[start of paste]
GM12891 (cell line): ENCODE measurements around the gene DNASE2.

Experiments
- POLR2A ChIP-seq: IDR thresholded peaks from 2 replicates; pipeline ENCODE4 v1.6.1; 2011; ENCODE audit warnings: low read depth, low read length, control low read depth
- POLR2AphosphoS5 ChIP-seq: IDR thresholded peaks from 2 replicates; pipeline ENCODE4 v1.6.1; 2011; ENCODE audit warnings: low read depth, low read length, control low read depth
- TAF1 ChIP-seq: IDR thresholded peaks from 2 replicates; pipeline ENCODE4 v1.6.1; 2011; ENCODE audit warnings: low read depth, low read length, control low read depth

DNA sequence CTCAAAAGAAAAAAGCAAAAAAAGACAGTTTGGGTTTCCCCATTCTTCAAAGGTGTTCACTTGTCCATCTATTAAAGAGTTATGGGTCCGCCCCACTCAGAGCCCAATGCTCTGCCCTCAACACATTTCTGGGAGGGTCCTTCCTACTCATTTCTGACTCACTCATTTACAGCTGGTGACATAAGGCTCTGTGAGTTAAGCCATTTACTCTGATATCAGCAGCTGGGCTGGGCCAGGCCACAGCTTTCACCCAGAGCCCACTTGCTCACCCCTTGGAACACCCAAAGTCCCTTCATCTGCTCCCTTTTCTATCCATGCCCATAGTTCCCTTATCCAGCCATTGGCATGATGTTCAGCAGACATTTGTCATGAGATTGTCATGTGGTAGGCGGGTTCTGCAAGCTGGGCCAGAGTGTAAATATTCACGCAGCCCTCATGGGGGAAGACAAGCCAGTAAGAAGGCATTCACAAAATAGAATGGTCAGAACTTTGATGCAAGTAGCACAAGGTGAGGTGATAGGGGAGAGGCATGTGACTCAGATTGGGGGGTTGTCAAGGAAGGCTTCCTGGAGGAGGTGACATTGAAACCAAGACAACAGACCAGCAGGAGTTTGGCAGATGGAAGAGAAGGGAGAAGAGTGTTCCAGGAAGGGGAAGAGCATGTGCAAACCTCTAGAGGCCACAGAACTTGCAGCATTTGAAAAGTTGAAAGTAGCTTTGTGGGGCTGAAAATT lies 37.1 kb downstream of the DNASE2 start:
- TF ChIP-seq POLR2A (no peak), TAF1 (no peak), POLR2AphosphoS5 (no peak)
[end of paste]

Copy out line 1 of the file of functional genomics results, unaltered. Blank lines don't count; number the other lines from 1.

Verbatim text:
GM12891 (cell line): ENCODE measurements around the gene DNASE2.